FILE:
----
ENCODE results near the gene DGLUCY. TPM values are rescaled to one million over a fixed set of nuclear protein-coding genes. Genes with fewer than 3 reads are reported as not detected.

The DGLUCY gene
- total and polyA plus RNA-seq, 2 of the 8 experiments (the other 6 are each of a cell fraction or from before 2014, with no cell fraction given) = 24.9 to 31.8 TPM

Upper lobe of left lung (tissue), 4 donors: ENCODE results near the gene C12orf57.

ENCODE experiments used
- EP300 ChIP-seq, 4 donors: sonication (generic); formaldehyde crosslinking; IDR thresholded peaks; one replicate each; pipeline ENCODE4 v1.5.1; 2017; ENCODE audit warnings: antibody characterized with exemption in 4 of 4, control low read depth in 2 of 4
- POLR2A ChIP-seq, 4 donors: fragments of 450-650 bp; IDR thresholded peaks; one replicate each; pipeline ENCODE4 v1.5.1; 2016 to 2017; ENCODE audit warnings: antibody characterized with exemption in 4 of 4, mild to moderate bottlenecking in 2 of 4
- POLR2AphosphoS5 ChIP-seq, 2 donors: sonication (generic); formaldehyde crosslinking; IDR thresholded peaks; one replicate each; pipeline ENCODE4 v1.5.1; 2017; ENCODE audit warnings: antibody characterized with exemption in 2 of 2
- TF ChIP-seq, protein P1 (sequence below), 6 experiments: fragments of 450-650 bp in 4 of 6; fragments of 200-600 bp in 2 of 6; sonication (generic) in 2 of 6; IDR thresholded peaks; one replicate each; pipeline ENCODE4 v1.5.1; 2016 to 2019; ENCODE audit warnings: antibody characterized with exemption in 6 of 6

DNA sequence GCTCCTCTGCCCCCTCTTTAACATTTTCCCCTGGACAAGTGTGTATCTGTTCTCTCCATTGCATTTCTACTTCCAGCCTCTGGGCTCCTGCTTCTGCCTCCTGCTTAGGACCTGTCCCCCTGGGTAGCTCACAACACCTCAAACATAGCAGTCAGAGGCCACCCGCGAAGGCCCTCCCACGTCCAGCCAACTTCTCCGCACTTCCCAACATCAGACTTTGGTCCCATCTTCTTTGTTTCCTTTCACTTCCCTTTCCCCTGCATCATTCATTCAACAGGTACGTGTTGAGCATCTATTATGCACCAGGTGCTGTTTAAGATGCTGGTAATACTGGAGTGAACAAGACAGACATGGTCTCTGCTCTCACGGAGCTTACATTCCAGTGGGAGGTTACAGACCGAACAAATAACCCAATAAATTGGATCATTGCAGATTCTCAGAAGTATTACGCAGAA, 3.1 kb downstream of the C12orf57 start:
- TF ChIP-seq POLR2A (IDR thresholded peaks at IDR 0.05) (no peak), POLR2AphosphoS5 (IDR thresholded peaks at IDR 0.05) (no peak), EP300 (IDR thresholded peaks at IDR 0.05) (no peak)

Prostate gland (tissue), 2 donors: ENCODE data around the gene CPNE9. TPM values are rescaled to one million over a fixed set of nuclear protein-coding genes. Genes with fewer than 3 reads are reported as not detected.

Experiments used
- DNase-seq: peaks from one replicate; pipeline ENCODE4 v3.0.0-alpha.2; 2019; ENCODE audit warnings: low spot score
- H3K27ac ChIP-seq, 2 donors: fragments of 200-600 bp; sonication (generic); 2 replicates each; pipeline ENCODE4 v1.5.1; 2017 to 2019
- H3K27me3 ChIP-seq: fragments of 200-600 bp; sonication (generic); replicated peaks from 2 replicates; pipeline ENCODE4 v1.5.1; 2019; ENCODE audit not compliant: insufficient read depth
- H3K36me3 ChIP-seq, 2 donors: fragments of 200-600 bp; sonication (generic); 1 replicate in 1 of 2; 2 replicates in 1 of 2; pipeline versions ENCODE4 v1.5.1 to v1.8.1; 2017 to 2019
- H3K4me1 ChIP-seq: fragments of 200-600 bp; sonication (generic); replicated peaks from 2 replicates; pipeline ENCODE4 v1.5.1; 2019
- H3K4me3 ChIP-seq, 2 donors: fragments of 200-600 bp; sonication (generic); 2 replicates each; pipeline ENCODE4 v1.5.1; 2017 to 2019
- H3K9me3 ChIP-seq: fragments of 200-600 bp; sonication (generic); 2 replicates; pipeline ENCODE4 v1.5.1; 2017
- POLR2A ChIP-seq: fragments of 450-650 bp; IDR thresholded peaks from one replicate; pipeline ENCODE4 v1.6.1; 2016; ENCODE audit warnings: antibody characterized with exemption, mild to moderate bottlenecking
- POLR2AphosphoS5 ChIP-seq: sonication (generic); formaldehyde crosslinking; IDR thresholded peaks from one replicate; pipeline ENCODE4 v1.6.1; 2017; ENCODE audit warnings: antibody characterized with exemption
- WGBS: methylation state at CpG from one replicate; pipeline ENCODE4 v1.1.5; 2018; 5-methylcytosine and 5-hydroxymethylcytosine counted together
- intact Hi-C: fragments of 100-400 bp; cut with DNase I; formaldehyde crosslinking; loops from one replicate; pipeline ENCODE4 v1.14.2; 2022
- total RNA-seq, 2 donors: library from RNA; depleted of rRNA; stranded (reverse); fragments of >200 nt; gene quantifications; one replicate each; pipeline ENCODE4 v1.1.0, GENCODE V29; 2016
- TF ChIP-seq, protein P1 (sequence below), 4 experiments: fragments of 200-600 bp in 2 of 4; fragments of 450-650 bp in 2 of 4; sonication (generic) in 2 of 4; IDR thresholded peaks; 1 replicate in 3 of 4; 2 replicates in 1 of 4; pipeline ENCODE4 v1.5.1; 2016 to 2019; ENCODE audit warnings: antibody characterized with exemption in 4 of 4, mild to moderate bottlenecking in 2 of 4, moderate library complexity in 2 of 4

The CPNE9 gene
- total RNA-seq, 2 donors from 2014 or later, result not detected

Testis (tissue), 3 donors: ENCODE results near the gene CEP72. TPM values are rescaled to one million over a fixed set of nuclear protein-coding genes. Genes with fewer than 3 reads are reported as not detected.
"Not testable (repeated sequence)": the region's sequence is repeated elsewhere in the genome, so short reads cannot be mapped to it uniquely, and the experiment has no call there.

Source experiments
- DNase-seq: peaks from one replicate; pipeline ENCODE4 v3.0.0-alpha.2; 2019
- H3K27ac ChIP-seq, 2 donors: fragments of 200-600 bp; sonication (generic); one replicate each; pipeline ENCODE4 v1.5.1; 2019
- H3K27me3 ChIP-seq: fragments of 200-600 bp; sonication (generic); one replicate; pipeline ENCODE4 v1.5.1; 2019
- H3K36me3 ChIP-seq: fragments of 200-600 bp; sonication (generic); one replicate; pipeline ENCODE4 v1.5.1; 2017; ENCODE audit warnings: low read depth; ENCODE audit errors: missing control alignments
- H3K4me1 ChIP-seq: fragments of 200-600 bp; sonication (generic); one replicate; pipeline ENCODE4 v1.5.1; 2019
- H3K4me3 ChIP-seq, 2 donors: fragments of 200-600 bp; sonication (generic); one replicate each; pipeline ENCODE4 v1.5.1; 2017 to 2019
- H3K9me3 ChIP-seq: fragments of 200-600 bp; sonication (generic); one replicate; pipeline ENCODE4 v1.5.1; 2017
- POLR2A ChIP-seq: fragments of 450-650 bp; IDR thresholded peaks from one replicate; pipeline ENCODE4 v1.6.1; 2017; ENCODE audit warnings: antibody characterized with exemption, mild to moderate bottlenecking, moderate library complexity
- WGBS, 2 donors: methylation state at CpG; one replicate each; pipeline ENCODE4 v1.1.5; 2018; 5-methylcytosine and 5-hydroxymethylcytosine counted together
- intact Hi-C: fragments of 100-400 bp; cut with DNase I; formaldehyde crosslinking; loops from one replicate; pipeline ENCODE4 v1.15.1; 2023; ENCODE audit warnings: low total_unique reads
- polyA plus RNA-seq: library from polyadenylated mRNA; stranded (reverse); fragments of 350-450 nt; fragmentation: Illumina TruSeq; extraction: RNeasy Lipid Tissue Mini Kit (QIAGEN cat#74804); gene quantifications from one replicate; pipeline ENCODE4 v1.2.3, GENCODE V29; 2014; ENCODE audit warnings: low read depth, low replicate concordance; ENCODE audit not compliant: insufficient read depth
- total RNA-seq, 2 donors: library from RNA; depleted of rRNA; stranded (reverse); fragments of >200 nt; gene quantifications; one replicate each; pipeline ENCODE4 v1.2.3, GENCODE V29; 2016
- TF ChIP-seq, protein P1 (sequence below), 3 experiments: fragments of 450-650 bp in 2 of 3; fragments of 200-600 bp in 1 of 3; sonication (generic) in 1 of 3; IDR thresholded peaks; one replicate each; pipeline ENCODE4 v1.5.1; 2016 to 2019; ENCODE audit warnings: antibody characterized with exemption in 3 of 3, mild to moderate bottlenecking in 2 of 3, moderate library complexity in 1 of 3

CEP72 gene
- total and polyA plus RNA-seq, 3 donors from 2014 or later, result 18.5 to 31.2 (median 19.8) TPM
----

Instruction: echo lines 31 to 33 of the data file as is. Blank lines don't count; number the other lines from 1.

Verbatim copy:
Source experiments
- DNase-seq: peaks from one replicate; pipeline ENCODE4 v3.0.0-alpha.2; 2019
- H3K27ac ChIP-seq, 2 donors: fragments of 200-600 bp; sonication (generic); one replicate each; pipeline ENCODE4 v1.5.1; 2019